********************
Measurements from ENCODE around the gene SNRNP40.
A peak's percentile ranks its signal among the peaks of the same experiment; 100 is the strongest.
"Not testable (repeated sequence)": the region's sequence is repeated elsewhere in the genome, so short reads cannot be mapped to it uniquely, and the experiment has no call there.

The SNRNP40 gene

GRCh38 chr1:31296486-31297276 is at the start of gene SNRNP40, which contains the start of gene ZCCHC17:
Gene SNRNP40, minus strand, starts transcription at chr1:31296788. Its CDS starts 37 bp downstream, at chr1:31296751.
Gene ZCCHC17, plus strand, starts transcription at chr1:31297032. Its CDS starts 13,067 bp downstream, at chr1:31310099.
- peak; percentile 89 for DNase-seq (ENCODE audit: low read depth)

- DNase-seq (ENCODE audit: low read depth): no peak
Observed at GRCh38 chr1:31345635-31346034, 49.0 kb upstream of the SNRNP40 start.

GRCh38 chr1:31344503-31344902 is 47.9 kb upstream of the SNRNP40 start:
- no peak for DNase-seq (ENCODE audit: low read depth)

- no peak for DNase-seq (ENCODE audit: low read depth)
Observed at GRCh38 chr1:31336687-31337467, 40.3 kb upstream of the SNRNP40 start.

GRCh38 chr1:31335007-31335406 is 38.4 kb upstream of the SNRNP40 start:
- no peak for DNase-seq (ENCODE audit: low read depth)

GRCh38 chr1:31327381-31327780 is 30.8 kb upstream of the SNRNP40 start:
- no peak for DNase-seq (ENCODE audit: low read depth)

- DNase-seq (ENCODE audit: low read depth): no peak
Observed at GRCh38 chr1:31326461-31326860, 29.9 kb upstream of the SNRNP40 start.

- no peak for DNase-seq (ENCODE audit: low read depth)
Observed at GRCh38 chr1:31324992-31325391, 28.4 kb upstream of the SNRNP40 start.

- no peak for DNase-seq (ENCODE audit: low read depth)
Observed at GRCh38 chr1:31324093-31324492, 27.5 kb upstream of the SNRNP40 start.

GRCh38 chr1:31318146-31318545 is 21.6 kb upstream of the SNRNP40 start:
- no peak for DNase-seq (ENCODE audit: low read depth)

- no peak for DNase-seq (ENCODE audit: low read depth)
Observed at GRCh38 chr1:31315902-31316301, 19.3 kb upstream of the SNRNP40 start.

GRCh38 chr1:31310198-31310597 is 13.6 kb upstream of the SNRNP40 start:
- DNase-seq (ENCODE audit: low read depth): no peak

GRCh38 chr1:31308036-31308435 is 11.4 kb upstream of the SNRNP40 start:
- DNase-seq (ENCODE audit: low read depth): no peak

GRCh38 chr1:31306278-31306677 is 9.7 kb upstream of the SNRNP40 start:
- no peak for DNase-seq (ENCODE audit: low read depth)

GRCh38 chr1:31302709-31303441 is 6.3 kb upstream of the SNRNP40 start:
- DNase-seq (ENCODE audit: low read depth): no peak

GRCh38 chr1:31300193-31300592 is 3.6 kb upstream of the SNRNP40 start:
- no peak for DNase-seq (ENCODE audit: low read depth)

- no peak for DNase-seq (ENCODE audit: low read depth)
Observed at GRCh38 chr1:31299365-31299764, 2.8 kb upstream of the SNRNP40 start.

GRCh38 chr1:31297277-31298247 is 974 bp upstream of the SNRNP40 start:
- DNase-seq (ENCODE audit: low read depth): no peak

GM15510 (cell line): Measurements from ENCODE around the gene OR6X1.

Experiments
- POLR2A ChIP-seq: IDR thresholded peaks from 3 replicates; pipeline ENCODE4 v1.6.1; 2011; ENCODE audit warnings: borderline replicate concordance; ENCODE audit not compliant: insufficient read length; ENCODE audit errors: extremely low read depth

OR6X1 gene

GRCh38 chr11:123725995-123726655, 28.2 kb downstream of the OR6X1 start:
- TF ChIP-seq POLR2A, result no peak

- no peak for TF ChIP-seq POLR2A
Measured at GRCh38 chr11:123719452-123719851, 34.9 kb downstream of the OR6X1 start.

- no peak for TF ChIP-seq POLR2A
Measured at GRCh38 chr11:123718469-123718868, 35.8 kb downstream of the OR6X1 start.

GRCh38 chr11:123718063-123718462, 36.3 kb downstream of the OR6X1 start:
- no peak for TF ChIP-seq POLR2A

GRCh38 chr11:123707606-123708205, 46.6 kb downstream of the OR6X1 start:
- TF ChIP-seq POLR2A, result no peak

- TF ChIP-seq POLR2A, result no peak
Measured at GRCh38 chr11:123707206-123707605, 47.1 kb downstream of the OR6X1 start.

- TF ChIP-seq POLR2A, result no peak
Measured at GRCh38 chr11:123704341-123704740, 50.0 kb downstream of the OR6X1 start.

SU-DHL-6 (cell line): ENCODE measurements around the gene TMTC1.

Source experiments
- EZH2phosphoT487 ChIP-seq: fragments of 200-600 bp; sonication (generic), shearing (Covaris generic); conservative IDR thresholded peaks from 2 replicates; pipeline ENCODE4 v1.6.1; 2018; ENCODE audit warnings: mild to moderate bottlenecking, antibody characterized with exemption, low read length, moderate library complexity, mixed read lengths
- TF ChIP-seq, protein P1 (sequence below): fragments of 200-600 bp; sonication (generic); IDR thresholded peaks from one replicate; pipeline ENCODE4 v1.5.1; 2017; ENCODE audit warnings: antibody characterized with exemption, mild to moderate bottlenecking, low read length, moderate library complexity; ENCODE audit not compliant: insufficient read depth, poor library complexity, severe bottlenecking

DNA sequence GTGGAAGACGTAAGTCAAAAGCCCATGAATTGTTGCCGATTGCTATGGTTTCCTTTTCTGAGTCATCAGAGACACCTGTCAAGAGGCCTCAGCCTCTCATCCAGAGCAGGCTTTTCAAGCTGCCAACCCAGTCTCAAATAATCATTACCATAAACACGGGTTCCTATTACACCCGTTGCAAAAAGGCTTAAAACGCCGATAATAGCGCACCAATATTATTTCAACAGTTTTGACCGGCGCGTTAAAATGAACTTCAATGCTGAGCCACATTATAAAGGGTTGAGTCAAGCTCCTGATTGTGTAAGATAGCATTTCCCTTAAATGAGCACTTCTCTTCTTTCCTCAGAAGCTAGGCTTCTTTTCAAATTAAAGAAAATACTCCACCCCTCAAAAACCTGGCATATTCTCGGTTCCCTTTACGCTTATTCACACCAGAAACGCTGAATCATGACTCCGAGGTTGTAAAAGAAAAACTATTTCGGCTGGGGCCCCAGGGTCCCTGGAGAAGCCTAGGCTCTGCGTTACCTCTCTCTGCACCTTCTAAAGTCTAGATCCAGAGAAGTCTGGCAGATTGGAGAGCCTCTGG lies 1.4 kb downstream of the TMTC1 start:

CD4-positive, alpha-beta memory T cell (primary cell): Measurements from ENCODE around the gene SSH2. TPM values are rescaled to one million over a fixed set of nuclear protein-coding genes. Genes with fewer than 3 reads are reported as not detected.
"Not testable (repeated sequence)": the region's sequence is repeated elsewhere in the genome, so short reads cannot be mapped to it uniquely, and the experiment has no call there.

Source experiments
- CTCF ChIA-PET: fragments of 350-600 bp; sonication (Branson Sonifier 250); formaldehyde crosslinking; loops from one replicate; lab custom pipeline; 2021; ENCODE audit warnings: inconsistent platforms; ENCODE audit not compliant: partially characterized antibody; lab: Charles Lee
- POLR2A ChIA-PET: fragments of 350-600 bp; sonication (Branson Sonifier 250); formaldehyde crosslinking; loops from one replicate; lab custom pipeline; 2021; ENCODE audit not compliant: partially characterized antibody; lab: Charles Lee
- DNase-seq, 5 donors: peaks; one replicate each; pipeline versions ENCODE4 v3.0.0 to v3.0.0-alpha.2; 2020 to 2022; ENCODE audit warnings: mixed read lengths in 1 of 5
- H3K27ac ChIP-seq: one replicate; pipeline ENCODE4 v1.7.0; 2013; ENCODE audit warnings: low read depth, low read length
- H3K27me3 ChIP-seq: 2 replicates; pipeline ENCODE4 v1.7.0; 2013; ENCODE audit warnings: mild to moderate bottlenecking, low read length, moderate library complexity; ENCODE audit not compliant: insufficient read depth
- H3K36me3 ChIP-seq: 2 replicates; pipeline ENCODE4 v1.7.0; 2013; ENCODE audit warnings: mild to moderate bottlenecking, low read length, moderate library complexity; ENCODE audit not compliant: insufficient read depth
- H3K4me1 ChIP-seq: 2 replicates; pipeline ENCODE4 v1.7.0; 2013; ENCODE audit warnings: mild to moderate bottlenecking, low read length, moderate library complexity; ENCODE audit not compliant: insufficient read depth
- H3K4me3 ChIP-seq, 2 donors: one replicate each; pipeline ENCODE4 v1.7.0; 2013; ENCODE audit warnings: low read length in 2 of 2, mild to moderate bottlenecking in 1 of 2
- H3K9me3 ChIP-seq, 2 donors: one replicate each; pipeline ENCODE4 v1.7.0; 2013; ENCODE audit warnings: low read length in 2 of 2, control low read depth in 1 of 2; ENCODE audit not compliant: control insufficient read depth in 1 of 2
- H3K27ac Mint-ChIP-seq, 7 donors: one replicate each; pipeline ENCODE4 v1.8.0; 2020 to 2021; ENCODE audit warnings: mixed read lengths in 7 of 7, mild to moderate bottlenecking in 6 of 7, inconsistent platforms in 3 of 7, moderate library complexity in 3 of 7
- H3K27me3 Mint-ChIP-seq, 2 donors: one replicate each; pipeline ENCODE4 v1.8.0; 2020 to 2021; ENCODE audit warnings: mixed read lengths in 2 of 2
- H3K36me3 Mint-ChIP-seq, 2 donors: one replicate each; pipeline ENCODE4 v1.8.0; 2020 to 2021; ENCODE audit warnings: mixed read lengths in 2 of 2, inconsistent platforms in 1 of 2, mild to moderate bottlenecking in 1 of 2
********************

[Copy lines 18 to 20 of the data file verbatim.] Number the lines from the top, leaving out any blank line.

- no peak for DNase-seq (ENCODE audit: low read depth)

- DNase-seq (ENCODE audit: low read depth): no peak
Observed at GRCh38 chr1:31326461-31326860, 29.9 kb upstream of the SNRNP40 start.